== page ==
The various COVID19 programs have given the ATO an opportunity to use the additional information provided to determine tax compliance, for example:
- Businesses who have applied for JobKeeper, are now on the ATO Radar.
- Similarly, Individuals who claimed Early Release of Super are also on the ATO Radar.
- The ATO announced that it would also focus on Individuals claiming work-related expenses on their tax returns, such as working from home due to COVID19.
The ATO is increasing its response to fraud and schemes designed to take advantage of the Government’s COVID19 stimulus packages. This includes JobKeeper payments, early release of superannuation and boosting cash flow for employers. Severe penalties will be applied to tax avoidance schemes or those found to be breaking the law.
For more information, read our Factsheet on the Data Matching process and what it means for you.
We have summarised some areas for focus for our Business and Individual Clients to be aware of – which are in the attached tables:
|ATO Focus Area – Businesses:|
|JobKeeper||The ATO’s compliance efforts for JobKeeper Payments are focused on ensuring that entities meet the criteria for business income, are claiming for eligible employees and not manipulating their turnover to satisfy the decline in turnover test, as warned in Practical Compliance Guideline PCG 2020/4. *|
|CashFlow Boost||Employers who have entered a scheme in order to gain access to the Cash Flow Boost, or maximise their payments, are also on the ATO’s radar. These are schemes designed to artificially restructure a business, change the character of payments to salary or wages, inflate reported withholding amounts, resurrect dormant entities or phoenixing, or make false statements or fraudulent attempts to create an entitlement. *|
|Superannuation Guarantee||Using the Single Touch Payroll data and that from the Superannuation Clearing House when Super is paid, the ATO are matching when the dates of payments are made to monitor compliance with Super Guarantee obligations.|
|ATO Focus Area – Individuals:|
|Early release of super||
Individuals also risk additional taxes and penalties if they access the COVID19 early release of Super Concession and do not meet eligibility criteria or artificially arrange their affairs to meet the criteria. The ATO has advised that it has seen some examples of people doing the wrong thing.
The ATO has stopped applications and prevented Super money from being released or have reviewed the circumstances after an application has been processed. Where appropriate, the ATO may apply the Part IVA general anti-avoidance rule for income tax if a taxpayer (or a representative) enters into a scheme mainly to obtain a tax benefit. Other behaviours that attract the ATO’s attention include: applying when there is no change to a taxpayer’s regular salary and wage or employment information, making false statements, fraudulent attempts to meet the eligibility criteria, and withdrawing and re-contributing super for a tax advantage. This can also impact their eligibility for a Super Co-contribution. *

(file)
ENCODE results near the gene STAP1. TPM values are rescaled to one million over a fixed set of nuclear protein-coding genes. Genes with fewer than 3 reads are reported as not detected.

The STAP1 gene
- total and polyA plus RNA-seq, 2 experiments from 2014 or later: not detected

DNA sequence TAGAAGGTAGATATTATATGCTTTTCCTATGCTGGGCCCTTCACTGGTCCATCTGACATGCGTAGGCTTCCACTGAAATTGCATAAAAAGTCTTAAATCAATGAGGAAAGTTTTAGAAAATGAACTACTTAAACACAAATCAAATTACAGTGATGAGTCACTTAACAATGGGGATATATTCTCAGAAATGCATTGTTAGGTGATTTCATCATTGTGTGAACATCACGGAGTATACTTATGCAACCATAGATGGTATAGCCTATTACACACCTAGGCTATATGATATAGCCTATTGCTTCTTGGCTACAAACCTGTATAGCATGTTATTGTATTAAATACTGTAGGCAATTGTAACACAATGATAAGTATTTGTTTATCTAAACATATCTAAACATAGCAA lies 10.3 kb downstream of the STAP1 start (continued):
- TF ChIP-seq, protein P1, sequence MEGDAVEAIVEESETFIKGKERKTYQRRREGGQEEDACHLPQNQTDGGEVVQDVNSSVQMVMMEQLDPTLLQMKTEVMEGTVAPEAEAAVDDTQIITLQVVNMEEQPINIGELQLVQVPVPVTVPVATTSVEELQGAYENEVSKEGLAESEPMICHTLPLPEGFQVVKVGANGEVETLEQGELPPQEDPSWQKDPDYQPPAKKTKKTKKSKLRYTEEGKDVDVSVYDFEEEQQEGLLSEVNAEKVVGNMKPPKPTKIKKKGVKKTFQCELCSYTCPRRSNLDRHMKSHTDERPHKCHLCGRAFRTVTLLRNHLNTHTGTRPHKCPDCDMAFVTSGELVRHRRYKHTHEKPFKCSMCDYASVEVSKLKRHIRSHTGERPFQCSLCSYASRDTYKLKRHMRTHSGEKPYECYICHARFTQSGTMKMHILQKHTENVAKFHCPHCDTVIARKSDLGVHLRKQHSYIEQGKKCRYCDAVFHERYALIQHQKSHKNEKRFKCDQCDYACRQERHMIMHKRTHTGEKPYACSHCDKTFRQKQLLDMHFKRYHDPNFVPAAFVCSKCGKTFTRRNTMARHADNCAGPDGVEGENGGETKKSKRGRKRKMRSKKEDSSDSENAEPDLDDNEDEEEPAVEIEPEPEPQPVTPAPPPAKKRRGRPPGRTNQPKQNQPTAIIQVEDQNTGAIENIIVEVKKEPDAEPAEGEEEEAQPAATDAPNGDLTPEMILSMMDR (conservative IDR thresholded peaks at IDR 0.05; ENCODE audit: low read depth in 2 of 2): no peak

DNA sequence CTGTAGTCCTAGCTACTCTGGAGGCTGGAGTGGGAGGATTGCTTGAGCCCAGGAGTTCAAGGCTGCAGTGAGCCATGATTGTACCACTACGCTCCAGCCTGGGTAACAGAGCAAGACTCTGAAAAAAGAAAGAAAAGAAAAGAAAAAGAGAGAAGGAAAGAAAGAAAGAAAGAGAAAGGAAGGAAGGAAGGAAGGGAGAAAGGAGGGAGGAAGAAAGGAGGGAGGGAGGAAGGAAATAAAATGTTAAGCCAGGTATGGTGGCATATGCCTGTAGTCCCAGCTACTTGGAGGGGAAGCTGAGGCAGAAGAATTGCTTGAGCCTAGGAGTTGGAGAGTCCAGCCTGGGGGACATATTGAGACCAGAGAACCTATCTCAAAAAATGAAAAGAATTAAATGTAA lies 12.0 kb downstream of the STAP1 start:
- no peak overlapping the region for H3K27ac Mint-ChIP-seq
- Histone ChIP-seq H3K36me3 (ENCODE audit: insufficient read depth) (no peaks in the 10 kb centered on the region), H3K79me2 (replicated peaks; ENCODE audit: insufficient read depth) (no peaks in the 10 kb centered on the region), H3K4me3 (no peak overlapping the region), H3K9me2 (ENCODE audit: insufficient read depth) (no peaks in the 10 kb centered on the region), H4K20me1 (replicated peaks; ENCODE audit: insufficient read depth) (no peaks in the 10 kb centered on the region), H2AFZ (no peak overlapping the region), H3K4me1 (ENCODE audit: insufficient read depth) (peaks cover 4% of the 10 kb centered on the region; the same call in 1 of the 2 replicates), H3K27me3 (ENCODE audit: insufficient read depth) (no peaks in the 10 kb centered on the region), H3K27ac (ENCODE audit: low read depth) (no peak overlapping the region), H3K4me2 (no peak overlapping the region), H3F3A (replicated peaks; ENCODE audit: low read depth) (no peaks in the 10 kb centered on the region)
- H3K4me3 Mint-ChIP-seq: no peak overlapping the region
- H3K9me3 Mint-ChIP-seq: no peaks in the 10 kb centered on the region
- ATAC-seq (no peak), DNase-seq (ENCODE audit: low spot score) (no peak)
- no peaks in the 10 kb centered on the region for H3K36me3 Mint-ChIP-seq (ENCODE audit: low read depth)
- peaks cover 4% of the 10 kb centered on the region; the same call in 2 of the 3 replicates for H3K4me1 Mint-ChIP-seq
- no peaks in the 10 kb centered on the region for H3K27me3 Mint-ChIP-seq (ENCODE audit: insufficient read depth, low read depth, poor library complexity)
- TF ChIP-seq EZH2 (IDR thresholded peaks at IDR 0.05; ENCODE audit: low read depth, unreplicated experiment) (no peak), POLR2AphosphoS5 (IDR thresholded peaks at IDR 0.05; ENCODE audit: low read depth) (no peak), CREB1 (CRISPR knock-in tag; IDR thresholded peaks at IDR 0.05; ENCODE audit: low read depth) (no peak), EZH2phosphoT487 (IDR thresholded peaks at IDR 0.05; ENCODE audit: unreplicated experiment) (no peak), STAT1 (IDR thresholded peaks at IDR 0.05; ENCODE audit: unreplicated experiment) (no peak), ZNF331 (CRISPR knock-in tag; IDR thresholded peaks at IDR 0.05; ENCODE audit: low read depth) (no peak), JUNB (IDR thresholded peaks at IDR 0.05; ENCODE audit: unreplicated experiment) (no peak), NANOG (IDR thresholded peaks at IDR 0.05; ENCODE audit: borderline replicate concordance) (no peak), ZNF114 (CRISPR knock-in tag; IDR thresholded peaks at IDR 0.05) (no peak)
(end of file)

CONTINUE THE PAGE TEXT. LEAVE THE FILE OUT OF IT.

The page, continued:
Rental income is an area that the ATO has long identified as problematic. The ATO has indicated that some taxpayers continue to claim travel expenses to visit their rental properties, while some claim expenses under repairs when they should be depreciated.
There have been other cases where mortgage interest has been claimed when the property was not rented or available for rent but is a holiday house reserved for the owners.
Some property investors who do not use tax advisers seem to be unaware of the ATO’s data-matching capabilities and make claims that might not be fully compliant. AAG is here to help with professional advice that is not just useful but may be essential to you.
Shares & Property
The ATO is checking the sale of property and sale of shares with different sources to make sure that people are putting any capital gains tax into their tax returns.
From share registers and share trading accounts, the ATO is provided information to enable them to track back to your tax return if you have declared a capital gain or loss.
With the information-sharing protocols with the various State Governments, the ATO is provided with information relating to the sale of properties from around the country. They use this data to match if you have declared any sale of property in your tax return.
|Funds from Overseas||If you receive monies from overseas, the ATO receives this information from the various banks. They then may write to you to ask what this was and why it isn’t income that should be in your tax return.|
For more information on the ATO compliance measures and data matching programs, please see these links: